La Caixa Again Spearheads a Broad Emerging Payments Project
La Caixa Bank says it will soon launch the largest mobile payment venture in Europe, once again placing the bank at the center of a major European payments initiative.
La Caixa is planning to launch a Near Field Communication-based mobile wallet with Visa Europe and Spain's leading telecommunication companies in February after initial tests next month.
Telefonica, Vodafone and Orange will join the project in what La Caixa calls the first time a European bank will launch a system supported through the market's leading telcos. The mobile wallet initially targets the Spanish market, with plans for further European expansion to follow.
Such an ambitious approach is familiar territory for La Caixa, which put in motion a plan with Visa Europe in January of 2012 to make Barcelona the first city in Europe in which contactless payments represent the dominant transaction form for consumers and merchants.
La Caixa's latest initiative is a "natural extension" of all of its previous projects and efforts, says Zil Bareisis, a London-based senior analyst for research firm Celent.
"It builds on the acceptance infrastructure deployed as a result of those previous initiatives," Bareisis says. "Combining that with the deal with the three largest operators in the country means that the service should be widely available from early days."
Still, like most mobile payment initiatives, some consumers may not be ready for the technology, Bareisis adds.
"It will still require NFC capable handsets as well as NFC SIM cards, so quite a few customers will probably have to upgrade in order to make use of the service," Bareisis says.
Together, the three telcos involved serve more than 80% of the Spanish mobile phone market, La Caixa says.
The new mobile NFC payment service will allow LaCaixa customers to use their mobile devices to store their encrypted payment cards and make purchases at merchants and retailers without having to attach stickers or any other accessories to their handsets, the bank says. All card types can be stored on the SIM, the bank adds.
That SIM card data is transferred from the mobile device to an in-store point of sale terminal using the phone's NFC antenna.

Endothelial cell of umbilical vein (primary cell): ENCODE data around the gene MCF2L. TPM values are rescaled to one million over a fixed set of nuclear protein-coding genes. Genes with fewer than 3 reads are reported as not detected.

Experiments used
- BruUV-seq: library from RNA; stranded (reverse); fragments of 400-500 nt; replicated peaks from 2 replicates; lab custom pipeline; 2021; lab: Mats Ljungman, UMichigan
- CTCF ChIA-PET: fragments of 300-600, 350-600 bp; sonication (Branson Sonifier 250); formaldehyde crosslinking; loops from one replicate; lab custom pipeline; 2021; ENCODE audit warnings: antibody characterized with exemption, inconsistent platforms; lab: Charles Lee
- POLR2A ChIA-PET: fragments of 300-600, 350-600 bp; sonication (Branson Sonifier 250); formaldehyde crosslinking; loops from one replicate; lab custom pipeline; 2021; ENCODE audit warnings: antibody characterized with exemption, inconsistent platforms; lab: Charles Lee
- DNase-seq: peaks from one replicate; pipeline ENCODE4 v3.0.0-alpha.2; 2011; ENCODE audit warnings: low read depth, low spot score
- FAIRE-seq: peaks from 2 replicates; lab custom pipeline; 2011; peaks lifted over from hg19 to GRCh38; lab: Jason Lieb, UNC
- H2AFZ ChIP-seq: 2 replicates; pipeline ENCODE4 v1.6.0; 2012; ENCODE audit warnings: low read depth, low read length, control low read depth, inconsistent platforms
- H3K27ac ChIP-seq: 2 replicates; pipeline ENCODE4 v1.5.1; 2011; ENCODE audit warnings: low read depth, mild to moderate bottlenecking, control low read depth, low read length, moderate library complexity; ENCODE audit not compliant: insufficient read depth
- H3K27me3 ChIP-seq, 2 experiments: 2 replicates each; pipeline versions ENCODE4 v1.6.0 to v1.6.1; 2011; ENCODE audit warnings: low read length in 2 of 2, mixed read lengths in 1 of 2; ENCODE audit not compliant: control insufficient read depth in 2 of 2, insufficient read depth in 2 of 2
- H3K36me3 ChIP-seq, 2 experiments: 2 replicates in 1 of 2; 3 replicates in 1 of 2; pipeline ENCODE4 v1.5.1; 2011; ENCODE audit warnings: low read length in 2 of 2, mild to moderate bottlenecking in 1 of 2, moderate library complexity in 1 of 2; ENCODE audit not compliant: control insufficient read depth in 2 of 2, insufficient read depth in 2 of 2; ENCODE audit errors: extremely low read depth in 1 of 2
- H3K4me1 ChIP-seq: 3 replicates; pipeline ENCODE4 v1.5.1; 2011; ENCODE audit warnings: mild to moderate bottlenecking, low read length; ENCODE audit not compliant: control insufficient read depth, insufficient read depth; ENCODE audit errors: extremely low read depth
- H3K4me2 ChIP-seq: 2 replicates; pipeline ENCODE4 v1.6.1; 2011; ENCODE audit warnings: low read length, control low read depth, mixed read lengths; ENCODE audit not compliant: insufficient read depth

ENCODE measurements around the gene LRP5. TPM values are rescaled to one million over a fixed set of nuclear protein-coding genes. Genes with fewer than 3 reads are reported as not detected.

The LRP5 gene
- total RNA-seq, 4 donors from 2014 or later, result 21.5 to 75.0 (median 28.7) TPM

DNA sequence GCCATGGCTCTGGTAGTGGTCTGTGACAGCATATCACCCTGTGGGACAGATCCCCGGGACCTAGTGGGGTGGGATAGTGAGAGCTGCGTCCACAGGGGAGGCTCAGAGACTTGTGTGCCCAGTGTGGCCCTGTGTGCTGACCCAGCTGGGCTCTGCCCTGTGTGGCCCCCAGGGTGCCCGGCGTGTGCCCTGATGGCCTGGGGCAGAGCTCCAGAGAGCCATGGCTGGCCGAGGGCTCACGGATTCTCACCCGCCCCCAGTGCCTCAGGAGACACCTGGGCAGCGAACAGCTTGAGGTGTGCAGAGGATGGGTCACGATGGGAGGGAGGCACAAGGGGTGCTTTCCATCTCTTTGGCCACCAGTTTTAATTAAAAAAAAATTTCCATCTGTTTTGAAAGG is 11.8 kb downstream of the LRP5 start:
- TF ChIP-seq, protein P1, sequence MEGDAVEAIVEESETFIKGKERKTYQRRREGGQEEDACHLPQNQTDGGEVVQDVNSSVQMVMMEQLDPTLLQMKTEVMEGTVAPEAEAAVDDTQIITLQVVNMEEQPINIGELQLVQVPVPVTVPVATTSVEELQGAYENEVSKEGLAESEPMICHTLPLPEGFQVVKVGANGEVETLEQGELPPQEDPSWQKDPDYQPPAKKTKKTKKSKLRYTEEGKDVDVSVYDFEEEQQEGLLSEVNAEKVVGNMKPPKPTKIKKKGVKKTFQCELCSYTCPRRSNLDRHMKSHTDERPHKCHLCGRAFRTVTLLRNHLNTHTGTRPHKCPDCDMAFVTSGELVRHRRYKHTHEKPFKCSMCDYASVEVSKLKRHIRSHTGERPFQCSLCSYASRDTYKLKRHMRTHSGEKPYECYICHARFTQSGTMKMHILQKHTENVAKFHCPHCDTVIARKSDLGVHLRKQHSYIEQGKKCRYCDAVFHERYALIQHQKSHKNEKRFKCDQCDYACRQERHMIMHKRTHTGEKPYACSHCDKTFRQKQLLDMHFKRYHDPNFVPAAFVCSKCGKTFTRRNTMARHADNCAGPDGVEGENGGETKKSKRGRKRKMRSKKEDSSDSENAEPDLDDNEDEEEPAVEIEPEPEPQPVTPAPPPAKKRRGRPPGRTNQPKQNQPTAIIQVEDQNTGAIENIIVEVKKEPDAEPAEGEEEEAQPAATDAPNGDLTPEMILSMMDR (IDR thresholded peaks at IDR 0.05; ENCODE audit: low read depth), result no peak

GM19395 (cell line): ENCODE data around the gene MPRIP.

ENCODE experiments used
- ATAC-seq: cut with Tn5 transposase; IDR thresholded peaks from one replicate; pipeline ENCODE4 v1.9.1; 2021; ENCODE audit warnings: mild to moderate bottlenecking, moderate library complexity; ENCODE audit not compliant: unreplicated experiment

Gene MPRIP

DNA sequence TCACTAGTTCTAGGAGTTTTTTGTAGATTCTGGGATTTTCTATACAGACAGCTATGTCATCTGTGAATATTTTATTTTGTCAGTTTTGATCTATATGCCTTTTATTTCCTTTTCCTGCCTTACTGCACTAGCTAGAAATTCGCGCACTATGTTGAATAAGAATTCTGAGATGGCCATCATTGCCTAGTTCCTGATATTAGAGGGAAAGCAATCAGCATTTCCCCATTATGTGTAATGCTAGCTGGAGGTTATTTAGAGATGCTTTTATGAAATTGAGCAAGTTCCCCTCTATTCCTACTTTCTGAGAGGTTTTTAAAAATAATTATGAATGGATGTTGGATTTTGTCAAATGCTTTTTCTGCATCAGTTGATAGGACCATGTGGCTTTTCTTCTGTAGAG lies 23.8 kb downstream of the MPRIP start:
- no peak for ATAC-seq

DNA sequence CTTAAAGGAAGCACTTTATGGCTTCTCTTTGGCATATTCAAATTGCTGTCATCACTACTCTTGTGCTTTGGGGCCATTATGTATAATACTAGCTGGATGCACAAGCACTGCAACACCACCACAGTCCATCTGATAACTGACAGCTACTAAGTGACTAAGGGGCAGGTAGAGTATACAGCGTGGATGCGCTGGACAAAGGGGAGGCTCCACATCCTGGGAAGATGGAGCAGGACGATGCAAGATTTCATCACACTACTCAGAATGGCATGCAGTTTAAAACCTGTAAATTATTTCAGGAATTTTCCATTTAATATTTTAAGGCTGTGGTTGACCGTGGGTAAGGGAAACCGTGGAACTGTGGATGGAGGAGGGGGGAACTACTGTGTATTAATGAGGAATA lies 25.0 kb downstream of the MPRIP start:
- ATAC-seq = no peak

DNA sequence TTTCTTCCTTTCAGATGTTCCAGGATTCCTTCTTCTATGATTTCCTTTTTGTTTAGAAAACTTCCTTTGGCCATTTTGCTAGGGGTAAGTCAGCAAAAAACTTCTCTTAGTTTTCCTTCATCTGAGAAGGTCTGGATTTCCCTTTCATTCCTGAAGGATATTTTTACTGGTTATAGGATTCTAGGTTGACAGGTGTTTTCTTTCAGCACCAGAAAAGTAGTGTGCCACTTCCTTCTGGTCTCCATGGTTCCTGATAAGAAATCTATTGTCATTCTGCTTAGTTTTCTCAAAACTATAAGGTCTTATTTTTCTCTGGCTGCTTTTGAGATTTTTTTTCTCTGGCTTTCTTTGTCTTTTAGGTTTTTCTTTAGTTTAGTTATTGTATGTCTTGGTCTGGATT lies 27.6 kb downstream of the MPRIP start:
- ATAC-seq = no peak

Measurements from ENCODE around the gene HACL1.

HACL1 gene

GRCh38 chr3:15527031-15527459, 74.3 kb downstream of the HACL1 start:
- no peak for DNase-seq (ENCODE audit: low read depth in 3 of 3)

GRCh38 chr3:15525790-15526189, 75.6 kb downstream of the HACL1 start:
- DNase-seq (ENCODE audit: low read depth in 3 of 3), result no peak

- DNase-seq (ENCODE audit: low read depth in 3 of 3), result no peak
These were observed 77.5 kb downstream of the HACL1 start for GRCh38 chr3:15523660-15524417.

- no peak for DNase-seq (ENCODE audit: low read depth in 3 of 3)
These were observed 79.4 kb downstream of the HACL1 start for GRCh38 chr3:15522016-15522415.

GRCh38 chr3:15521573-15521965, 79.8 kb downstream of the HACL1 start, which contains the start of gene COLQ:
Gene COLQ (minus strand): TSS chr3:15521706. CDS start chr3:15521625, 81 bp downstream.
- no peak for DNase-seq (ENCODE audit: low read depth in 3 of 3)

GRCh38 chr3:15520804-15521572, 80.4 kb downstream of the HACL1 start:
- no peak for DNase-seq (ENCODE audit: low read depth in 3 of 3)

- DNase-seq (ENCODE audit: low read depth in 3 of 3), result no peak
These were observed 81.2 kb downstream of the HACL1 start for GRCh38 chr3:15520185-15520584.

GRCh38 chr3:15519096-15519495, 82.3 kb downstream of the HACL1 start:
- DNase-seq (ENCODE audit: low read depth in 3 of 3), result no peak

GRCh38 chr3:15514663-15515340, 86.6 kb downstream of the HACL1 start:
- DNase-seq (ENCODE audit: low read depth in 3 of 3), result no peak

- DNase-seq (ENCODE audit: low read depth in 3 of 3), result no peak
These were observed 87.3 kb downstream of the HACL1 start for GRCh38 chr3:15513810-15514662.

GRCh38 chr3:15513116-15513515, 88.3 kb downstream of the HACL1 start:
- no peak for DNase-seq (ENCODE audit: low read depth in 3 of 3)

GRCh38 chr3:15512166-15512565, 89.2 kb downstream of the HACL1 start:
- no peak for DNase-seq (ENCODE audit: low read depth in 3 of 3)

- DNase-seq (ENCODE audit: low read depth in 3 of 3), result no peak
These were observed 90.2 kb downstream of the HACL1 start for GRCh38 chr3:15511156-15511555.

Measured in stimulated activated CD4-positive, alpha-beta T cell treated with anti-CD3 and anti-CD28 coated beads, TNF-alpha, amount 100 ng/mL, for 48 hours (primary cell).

Consumers can initiate mobile payments at any retailer that accepts contactless payments. Currently, more than 300,000 contactless-enabled point of sale terminals operate in Spain, the bank says.
The bank has established online mobile payment service contracts for consumers to register and obtain the mobile wallet app to create virtual cards on their phones.
Every time a user requests a card for a mobile device, the system will check that the hardware is NFC-enabled and has the needed SIM card, the bank says.
"This week's game-changing announcement is yet another example of how Visa Europe has gathered together a range of market players to offer an exciting new service to Spanish consumers one that we expect to see expanded further in Spain and to other European markets in due course," Nicholas Huss, CEO of Visa Europe, states in a Dec. 18 press release. Visa Europe declined to provide an interview for this story and La Caixa did not respond by deadline.
In addition to the mobile initiative, La Caixa says it has issued more than 3 million contactless cards in Spain to date.
As with any mobile payment initiative, it will take more than being able to make a payment through a tap of the phone to lure consumers, Bareisis says.
"It's not a habit-changing proposition unless it delivers more for the customer in terms of rewards, offers, advanced analytics and other capabilities," Bareisis says. "It will be interesting to see which of those additional services the partners are going to roll out and how."